Systems for managing the risks associated with foodborne pathogens are based on detailed knowledge of the microorganisms and the foods with which they are associated--known hazards. An emerging pathogen, however, is an unknown hazard; therefore, to control it, key data must be acquired to convert the pathogen from an unknown to a known hazard. The types of information required are similar despite the identity of the new agent. The key to rapid control is rapid mobilization of research capabilities targeted at addressing critical knowledge gaps. In addition, longer-term research is needed to improve our ability to respond quickly to new microbial threats and help us become more proactive at anticipating and preventing emergence. The type of contingency planning used by the military in anticipating new threats serves as a useful framework for planning for new emergence.
Loue, Sana; Loff, Bebe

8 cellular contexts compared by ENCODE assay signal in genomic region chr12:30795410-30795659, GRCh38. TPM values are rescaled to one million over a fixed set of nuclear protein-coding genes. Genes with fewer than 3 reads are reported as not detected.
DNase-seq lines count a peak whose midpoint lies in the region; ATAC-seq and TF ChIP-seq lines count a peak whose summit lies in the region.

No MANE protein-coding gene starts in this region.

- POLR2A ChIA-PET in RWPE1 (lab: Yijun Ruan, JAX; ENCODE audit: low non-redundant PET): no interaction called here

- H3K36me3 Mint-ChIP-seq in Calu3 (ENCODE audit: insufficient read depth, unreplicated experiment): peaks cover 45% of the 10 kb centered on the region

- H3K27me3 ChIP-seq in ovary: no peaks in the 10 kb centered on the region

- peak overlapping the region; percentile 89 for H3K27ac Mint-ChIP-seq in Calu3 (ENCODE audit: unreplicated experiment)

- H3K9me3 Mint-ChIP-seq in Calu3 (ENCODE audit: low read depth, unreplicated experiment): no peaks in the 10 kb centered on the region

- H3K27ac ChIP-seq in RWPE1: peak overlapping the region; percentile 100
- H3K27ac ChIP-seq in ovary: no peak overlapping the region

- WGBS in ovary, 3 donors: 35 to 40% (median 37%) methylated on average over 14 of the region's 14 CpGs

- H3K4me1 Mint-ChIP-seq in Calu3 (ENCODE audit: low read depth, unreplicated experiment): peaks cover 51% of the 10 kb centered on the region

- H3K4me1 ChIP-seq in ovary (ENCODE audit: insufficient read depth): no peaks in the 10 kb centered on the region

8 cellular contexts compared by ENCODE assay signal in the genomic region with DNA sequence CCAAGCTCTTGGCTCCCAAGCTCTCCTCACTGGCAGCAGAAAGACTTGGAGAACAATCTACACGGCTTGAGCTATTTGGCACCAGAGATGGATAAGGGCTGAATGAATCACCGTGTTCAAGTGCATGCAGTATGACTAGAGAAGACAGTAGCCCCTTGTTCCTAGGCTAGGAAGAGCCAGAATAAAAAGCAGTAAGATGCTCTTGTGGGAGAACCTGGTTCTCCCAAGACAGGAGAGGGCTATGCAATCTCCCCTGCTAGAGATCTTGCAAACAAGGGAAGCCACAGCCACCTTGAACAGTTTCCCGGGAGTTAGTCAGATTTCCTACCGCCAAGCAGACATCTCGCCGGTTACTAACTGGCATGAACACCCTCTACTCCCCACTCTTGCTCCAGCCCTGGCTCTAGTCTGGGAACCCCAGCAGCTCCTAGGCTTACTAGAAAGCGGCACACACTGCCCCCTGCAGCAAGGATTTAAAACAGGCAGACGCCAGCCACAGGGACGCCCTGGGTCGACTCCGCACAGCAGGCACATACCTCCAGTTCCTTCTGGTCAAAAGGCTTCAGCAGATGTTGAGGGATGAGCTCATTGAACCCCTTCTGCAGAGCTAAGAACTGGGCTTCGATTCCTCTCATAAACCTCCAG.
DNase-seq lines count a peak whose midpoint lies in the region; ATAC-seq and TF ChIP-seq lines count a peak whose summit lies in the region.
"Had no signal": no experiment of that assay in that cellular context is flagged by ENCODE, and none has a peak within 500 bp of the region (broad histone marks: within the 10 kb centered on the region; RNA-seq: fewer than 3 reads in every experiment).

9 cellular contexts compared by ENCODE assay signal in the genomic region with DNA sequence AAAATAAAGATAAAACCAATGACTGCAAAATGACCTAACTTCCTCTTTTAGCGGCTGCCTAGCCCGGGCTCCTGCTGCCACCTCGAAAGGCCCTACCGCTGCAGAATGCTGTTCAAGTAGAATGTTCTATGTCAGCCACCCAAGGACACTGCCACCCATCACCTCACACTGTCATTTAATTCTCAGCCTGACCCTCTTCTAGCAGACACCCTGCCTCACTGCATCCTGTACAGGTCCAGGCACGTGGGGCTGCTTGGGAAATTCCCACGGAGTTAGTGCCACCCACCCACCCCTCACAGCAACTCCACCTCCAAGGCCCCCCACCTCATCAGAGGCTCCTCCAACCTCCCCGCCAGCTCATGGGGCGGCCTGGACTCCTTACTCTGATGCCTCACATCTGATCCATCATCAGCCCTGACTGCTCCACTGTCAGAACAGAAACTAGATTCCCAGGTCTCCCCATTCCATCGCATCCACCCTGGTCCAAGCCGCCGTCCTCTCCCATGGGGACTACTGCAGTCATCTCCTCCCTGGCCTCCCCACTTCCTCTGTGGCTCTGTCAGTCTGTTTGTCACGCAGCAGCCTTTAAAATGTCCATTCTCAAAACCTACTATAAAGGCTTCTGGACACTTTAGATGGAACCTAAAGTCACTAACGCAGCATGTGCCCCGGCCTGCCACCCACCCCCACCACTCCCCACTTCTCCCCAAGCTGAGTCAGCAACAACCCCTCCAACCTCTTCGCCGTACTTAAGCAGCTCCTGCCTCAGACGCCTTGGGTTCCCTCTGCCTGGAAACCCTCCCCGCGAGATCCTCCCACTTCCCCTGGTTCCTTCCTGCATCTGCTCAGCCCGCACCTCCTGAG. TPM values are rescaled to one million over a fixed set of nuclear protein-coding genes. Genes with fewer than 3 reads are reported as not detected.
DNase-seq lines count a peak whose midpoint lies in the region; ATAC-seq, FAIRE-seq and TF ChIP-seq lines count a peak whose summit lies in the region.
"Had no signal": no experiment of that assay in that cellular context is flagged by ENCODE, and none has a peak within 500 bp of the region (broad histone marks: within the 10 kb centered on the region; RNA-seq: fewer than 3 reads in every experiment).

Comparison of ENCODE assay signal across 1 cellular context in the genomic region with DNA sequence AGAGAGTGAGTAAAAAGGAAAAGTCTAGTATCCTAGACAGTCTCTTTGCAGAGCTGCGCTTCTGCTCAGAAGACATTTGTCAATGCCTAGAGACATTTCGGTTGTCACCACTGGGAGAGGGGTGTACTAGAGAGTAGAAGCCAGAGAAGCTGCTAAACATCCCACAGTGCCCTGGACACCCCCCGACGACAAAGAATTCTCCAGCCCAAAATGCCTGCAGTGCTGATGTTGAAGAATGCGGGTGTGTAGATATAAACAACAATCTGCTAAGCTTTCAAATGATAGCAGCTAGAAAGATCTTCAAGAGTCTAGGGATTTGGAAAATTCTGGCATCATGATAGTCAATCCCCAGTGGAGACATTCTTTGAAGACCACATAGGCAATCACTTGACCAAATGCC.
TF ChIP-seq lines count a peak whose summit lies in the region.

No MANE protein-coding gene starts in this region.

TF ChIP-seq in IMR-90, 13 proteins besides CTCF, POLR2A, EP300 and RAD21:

Mentoring is an important component of training in the basic and clinical sciences due to the increasing complexities associated with establishing a career. Data relating to 466 long-term trainees in research ethics training programs were obtained from the Fogarty International Center's database. Data were supplemented with survey data (n = 17) and telephone interviews (n = 10) of the 21 principal investigators whose programs offered long-term training. The programs most successful with mentoring involved (1) the provision of an orientation for the trainees at the commencement of training; (2) a highly structured process of mentoring that required regular meetings and task achievement timelines; (3) intensive, frequent contact with the PI; and (4) support with personal issues that were troublesome to trainees. This paper is part of a collection of papers analyzing the Fogarty International Center's International Research Ethics Education and Curriculum Development program.